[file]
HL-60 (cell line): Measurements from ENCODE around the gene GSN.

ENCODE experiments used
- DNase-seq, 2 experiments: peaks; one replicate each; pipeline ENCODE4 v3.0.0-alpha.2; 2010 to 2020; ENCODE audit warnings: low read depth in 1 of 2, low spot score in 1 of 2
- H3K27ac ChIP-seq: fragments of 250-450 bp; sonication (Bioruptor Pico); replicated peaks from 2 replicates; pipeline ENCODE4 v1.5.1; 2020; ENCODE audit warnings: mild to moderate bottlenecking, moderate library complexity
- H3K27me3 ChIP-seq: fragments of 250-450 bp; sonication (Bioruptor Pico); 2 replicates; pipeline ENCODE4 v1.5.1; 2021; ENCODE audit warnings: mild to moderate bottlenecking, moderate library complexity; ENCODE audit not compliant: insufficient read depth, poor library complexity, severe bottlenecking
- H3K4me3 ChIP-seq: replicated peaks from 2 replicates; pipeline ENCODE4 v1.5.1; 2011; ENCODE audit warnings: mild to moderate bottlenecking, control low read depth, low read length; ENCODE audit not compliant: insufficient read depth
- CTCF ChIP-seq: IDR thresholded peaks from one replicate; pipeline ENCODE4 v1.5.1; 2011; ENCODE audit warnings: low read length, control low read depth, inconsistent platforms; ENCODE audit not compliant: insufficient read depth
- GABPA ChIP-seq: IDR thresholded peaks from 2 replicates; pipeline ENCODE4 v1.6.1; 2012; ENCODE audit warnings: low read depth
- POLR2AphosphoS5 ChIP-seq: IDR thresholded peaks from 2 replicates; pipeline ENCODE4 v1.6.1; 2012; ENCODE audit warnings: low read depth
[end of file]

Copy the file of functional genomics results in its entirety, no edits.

HL-60 (cell line): Measurements from ENCODE around the gene GSN.

ENCODE experiments used
- DNase-seq, 2 experiments: peaks; one replicate each; pipeline ENCODE4 v3.0.0-alpha.2; 2010 to 2020; ENCODE audit warnings: low read depth in 1 of 2, low spot score in 1 of 2
- H3K27ac ChIP-seq: fragments of 250-450 bp; sonication (Bioruptor Pico); replicated peaks from 2 replicates; pipeline ENCODE4 v1.5.1; 2020; ENCODE audit warnings: mild to moderate bottlenecking, moderate library complexity
- H3K27me3 ChIP-seq: fragments of 250-450 bp; sonication (Bioruptor Pico); 2 replicates; pipeline ENCODE4 v1.5.1; 2021; ENCODE audit warnings: mild to moderate bottlenecking, moderate library complexity; ENCODE audit not compliant: insufficient read depth, poor library complexity, severe bottlenecking
- H3K4me3 ChIP-seq: replicated peaks from 2 replicates; pipeline ENCODE4 v1.5.1; 2011; ENCODE audit warnings: mild to moderate bottlenecking, control low read depth, low read length; ENCODE audit not compliant: insufficient read depth
- CTCF ChIP-seq: IDR thresholded peaks from one replicate; pipeline ENCODE4 v1.5.1; 2011; ENCODE audit warnings: low read length, control low read depth, inconsistent platforms; ENCODE audit not compliant: insufficient read depth
- GABPA ChIP-seq: IDR thresholded peaks from 2 replicates; pipeline ENCODE4 v1.6.1; 2012; ENCODE audit warnings: low read depth
- POLR2AphosphoS5 ChIP-seq: IDR thresholded peaks from 2 replicates; pipeline ENCODE4 v1.6.1; 2012; ENCODE audit warnings: low read depth